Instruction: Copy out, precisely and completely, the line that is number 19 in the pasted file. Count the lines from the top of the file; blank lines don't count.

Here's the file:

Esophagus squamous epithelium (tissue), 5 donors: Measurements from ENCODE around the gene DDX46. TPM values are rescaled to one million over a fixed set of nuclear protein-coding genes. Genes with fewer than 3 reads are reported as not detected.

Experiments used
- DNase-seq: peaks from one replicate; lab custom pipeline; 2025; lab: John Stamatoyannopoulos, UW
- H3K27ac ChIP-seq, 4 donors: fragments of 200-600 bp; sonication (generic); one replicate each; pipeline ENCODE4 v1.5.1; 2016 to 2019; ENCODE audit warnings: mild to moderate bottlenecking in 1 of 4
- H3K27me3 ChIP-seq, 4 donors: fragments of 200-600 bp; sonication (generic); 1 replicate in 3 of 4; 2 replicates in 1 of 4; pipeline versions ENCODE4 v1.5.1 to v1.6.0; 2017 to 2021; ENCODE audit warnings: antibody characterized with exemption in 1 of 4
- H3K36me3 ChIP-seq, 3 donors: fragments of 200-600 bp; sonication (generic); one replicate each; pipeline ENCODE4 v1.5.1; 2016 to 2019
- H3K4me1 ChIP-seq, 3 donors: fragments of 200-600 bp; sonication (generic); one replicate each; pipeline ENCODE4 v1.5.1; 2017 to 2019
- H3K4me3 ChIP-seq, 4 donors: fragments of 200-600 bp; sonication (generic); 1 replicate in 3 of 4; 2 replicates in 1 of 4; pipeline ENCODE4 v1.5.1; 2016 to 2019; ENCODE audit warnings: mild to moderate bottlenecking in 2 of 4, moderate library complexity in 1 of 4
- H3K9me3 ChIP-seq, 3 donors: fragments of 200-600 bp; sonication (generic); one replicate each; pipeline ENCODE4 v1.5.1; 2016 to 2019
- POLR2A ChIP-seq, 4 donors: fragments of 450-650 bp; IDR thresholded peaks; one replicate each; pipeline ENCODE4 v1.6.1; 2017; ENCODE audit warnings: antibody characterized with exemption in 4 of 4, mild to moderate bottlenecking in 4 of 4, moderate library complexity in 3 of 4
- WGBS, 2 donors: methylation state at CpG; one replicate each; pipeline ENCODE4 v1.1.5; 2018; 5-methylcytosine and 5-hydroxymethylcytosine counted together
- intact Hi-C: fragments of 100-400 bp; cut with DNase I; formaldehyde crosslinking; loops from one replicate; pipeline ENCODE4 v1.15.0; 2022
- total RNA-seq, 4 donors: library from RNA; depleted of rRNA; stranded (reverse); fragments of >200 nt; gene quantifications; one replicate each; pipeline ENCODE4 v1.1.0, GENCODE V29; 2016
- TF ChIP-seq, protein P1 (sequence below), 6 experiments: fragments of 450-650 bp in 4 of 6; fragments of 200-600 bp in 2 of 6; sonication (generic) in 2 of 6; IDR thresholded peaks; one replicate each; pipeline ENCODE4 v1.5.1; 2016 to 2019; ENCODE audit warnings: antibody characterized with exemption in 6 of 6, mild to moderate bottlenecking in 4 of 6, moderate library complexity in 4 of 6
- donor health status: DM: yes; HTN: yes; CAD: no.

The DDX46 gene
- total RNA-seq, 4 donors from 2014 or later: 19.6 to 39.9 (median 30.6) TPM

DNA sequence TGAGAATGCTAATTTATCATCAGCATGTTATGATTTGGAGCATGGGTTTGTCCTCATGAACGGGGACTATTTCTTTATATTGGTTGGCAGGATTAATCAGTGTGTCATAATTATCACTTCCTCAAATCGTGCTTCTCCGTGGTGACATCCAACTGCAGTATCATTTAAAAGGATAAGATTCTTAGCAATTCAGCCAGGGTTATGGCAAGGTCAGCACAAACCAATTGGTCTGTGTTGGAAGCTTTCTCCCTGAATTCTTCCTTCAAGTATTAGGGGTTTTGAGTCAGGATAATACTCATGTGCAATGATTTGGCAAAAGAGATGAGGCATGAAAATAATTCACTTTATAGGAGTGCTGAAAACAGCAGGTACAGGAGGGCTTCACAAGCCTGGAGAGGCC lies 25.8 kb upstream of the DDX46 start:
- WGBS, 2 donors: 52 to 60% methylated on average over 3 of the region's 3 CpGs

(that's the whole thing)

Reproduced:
- WGBS, 2 donors: 52 to 60% methylated on average over 3 of the region's 3 CpGs